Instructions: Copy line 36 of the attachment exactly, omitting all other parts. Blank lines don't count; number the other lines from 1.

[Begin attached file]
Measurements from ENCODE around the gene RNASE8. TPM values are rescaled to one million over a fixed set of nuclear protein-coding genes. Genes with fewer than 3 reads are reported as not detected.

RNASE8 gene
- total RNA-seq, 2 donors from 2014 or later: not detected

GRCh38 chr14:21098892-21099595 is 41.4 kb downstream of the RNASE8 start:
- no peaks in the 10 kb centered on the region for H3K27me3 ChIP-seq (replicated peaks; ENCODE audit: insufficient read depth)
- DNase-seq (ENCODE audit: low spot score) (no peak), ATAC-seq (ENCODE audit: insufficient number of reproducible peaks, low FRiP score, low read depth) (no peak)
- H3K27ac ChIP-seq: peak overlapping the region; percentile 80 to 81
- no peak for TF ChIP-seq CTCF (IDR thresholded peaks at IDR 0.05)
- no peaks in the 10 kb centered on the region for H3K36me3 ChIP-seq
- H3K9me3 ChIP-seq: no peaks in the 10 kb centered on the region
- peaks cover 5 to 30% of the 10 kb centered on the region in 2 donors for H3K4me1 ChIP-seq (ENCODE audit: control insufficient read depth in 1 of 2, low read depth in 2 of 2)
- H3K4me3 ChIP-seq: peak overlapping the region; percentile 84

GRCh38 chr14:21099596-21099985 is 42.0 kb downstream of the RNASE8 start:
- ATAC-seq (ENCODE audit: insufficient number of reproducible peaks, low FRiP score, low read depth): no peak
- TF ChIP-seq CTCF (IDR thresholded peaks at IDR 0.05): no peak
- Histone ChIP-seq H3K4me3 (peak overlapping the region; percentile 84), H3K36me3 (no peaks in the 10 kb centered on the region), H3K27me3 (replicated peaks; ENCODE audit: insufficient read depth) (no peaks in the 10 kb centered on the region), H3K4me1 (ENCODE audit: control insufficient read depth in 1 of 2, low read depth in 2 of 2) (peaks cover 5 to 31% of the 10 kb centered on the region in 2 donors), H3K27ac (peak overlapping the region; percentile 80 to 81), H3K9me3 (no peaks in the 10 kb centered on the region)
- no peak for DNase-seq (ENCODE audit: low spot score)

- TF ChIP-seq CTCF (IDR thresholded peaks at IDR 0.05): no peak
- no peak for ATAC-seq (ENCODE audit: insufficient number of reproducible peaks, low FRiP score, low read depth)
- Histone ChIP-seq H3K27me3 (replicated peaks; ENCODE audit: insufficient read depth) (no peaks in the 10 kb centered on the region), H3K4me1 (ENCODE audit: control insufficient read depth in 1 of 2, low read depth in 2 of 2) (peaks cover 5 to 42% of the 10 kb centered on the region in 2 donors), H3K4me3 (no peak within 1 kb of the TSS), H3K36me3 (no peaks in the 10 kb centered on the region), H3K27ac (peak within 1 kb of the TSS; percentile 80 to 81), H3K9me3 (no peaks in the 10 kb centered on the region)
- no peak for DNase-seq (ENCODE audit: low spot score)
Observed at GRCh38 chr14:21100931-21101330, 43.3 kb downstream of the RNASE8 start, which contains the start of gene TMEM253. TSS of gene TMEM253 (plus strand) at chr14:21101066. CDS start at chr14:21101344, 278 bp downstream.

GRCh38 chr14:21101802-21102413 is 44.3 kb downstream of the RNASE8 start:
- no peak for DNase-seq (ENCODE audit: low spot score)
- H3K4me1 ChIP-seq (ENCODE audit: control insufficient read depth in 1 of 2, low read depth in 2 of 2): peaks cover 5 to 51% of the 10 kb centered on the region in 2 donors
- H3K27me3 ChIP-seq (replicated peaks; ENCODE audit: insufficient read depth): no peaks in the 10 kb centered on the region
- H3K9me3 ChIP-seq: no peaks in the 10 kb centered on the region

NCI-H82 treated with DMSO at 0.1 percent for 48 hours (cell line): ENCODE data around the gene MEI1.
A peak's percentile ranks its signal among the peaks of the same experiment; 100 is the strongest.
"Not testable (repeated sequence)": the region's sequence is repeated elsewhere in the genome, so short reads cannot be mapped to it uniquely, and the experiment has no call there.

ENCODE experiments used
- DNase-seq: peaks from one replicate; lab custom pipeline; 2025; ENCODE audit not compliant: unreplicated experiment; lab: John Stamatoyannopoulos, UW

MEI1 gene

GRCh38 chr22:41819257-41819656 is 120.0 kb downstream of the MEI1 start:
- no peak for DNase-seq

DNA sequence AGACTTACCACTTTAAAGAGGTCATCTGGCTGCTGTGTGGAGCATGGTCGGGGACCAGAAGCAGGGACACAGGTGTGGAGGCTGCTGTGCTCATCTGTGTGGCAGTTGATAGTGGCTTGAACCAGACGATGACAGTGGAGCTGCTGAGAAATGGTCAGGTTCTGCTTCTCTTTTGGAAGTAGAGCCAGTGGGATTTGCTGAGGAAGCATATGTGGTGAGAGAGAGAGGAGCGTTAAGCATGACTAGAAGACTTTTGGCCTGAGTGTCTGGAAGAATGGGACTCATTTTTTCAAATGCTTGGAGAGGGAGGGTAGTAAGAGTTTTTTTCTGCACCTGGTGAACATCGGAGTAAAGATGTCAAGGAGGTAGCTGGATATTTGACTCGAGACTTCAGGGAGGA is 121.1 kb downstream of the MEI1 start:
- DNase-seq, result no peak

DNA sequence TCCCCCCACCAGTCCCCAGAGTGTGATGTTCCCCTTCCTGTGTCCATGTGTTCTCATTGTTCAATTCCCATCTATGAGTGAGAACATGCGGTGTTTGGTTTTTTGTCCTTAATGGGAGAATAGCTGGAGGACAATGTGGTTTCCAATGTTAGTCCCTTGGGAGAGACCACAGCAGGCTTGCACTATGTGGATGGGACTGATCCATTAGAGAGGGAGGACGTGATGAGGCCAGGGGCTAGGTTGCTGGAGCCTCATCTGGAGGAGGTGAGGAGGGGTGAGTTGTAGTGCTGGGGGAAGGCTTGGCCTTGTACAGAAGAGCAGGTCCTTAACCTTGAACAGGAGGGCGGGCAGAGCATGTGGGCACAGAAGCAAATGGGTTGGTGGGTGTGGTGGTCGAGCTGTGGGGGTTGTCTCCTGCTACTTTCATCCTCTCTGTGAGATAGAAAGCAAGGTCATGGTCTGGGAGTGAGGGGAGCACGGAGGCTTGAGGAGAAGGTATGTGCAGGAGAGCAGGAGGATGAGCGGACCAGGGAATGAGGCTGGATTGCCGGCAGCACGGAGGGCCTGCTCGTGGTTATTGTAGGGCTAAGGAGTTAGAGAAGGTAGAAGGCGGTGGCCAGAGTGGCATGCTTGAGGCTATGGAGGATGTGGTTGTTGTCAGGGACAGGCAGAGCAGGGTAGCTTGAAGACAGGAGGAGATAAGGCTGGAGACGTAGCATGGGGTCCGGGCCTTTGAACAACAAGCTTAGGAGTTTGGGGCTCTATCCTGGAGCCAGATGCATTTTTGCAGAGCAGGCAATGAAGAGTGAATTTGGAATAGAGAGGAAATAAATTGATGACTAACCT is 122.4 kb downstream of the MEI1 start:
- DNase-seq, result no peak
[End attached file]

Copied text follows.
DNA sequence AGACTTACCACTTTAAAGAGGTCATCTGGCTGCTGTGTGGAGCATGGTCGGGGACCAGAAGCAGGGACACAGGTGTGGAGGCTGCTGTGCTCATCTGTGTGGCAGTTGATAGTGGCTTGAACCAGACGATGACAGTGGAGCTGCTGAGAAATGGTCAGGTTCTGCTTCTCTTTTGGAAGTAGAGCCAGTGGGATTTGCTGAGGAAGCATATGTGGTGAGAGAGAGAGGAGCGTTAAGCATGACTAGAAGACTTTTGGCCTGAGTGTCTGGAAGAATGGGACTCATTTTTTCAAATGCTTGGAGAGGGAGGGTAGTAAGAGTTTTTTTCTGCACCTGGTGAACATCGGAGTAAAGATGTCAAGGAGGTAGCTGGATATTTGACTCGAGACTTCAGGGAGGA is 121.1 kb downstream of the MEI1 start: